Teen FAQs

I want to be vegetarian but I am afraid my parents will say "no." What can I do to help them see how important this is to me?

You might be surprised to find out that your parents aren't against vegetarianism at all! Mine were completely supportive of my decision, even though I was terrified to tell them. But it would be smart to be prepared, no matter what kind of reaction you expect from your parents.

The first thing you will need to do to convince them that this is important to you is to convince yourself. Why are you going vegetarian? For your health? For the animals? How will it help you or the animals? Research the health benefits or the conditions on factory farms. Gather the facts so that you can tell your parents exactly what bothers you about your current diet and how vegetarianism will improve it. Your parents probably won't be satisfied with a vague explanation, and they might try to talk you out of it. You need to be able to counter their arguments and prove that you know what you are talking about. They may be pleasantly surprised to see that you are passionate about the subject and not just following a fad.

Secondly, you should research vegetarianism itself. Even if you're not going vegetarian for the health benefits, you still need to learn about nutrition. Out of everything that is likely to bother your parents, they will probably be most worried about your health. They might believe that you can't get enough nutrients on a vegetarian diet. Find sources that prove otherwise. Depending on your situation, you may want to stay away from pro-vegetarian literature (such as those from animal rights groups), at least at first. Some parents will be more likely to trust a statement from the American Dietetic Association than one from PETA.

After you find enough information to prove that vegetarianism can be healthy, you need to learn how to be healthy as a vegetarian. It doesn't matter if your meat-eating family dines at McDonald's five days a week—they're still going to want to know where you will get your protein. Learn what nutrients are in meat, and where else you can get them. Draw up a sample menu for a week, complete with nutritional information, so that they can see that your daily requirements are filled. There are some free online programs that can help you do this. MyPyramid.gov is a useful one (use the menu planner to get a rough idea of what is needed and the MyPyramid Tracker for the nutrient details). Fitday, while primarily a dieting tracker, is also good for finding out your daily nutritional intake. Once your parents see that you know what you are doing and that you won't be depriving yourself of needed nutrients, they will be much less worried.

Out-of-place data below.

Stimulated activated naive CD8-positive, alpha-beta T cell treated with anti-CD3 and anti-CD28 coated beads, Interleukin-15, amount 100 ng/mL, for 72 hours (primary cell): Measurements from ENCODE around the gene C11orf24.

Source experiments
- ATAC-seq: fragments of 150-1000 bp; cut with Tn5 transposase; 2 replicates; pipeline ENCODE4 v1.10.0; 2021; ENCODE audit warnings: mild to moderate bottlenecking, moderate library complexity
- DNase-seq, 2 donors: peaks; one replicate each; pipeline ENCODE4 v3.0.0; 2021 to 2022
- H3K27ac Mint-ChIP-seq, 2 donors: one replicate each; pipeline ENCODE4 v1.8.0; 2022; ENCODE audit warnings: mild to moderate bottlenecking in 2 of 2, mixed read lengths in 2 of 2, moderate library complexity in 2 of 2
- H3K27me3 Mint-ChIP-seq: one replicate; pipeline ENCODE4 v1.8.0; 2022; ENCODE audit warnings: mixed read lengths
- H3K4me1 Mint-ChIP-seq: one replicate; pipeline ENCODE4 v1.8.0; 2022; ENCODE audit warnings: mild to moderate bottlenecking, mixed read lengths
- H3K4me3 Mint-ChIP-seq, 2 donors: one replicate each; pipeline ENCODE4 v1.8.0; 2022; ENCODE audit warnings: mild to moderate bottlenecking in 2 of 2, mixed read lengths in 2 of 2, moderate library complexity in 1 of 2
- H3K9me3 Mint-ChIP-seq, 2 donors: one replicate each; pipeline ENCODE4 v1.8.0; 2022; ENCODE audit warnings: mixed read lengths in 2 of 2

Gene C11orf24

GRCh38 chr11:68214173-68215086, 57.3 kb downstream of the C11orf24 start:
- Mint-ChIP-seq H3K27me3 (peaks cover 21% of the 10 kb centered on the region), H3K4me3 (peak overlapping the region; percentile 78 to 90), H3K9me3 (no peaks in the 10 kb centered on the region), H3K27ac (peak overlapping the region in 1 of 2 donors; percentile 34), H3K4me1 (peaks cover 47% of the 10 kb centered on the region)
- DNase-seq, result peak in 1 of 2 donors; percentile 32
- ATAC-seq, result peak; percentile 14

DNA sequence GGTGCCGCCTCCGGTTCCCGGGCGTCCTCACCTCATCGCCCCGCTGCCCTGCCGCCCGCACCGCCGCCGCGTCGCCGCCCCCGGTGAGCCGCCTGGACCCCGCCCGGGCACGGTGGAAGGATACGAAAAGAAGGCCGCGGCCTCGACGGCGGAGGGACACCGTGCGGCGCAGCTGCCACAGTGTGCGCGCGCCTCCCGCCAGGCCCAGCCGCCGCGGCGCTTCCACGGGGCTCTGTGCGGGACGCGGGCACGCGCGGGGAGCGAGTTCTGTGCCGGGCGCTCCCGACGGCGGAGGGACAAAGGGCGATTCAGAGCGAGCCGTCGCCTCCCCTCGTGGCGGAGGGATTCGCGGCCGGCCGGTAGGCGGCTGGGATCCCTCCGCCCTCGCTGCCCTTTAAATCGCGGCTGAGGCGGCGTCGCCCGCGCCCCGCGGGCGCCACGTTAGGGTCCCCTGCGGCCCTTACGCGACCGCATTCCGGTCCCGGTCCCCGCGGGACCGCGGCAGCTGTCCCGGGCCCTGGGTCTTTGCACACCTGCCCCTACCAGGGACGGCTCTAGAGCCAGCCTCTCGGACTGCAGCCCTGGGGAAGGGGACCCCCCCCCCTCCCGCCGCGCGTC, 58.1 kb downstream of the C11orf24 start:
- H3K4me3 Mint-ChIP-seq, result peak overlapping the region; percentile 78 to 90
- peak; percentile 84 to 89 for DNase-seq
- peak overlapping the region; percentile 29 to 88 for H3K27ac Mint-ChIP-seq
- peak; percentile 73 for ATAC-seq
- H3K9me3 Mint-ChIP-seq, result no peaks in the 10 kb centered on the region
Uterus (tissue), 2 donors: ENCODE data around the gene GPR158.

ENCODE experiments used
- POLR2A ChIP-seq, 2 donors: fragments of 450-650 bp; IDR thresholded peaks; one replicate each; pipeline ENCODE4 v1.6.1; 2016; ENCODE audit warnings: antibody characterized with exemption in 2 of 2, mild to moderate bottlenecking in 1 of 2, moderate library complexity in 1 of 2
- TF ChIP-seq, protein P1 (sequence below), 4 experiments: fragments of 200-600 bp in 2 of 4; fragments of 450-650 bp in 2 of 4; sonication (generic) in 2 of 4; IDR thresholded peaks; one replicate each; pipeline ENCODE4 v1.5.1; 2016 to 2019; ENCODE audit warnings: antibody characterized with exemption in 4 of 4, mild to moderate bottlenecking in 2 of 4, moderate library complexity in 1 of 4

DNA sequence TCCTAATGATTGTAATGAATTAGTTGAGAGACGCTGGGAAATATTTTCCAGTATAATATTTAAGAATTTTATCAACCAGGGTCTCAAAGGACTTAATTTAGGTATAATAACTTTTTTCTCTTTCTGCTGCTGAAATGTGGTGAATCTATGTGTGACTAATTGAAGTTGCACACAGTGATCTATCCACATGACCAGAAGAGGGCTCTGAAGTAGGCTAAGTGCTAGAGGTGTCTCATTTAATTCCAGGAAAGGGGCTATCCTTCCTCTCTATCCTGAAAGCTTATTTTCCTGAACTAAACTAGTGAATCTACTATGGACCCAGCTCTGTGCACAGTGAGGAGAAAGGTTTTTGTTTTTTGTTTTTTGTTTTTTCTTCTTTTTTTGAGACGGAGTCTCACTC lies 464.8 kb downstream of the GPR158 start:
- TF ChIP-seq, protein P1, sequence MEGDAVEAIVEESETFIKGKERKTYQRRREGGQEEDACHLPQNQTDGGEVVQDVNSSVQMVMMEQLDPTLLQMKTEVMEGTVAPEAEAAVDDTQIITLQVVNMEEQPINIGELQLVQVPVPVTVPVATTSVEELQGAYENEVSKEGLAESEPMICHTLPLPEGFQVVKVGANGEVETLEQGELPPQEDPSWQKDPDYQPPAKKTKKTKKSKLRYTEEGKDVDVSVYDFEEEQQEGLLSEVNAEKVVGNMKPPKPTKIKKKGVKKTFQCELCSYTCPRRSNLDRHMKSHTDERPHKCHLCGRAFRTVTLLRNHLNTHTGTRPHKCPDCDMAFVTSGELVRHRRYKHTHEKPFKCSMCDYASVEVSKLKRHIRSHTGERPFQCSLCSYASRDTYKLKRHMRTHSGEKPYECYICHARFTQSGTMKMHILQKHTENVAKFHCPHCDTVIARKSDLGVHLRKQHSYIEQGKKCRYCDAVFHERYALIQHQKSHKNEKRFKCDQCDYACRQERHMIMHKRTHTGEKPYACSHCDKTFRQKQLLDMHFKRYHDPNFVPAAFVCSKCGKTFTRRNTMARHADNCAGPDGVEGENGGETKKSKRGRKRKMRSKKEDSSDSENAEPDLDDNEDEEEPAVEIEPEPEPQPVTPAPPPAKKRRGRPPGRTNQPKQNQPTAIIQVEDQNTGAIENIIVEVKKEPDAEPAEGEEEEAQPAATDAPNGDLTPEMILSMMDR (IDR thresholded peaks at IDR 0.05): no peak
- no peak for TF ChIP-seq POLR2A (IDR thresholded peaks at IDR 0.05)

Apart from completely logical worries about your health, your parents might have some reactions that are more difficult to diffuse. They might get emotional or start making arguments that you feel are irrational. It might be tempting to argue back, but the best way to win at making big decisions for yourself is to prove your maturity (even if your parents aren't being mature themselves). Stay calm. Stay logical. Respond to their arguments with facts, not with emotional reactions.

Your family might feel judged or hurt by your decision. You are saying that you believe that meat-eating is wrong—does that mean you think your parents are bad people? Assure them that this is a personal decision, and you won't be judging anyone else for their own beliefs. Your parents might also be hurt that you won't eat the food they cook anymore. Let them know that it is not a reflection of their cooking, and when possible find alternatives to favorite family recipes. When I would no longer eat my mother's chicken noodle soup (a former favorite of mine), we started cooking a nearly identical cabbage soup to replace it. Make sure everyone is clear on what you do and do not eat—your parents might think they are doing you a favor by cooking fish or vegetable soup with beef broth, and will probably be frustrated when you refuse it.

On a similar note, your parents might think that your vegetarianism will be extra work for them. Assure them that this isn't the case. Promise to help with the shopping and to cook your own meals—if you don't know how to cook, promise to learn. Perhaps you could cook a vegetarian meal for the whole family to show them that vegetarian food can be healthy and delicious, and that you are capable of following through.

Once you have convinced your parents that you know what you are doing, give them the opportunity to learn more on their own. Now you can give them brochures from vegetarian organizations, explaining more about the lifestyle. Send them websites on vegetarianism, such as The Vegetarian Resource Group's forum for parents of vegetarian children. If they're still unsure about your decision, bring in outside help. If you know a vegetarian adult, ask him or her to reassure your parents that vegetarianism is safe and healthy. You and your parents can even make an appointment to talk about your diet with a doctor or nutritionist.

When breaking the news to your parents, the most important things to do are to be educated and to treat your parents with utmost respect. By providing them with positive information about vegetarianism and proving your maturity and determination, you will go a long way towards convincing your parents that you are making the right decision in going vegetarian.

Written by Rachael Prokop while doing an internship at VRG